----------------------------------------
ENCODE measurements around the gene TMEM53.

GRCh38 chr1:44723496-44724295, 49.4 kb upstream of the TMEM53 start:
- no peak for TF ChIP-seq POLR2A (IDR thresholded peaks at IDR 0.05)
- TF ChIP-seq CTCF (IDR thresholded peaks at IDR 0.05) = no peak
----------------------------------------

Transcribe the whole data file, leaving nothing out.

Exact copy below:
ENCODE measurements around the gene TMEM53.

GRCh38 chr1:44723496-44724295, 49.4 kb upstream of the TMEM53 start:
- no peak for TF ChIP-seq POLR2A (IDR thresholded peaks at IDR 0.05)
- TF ChIP-seq CTCF (IDR thresholded peaks at IDR 0.05) = no peak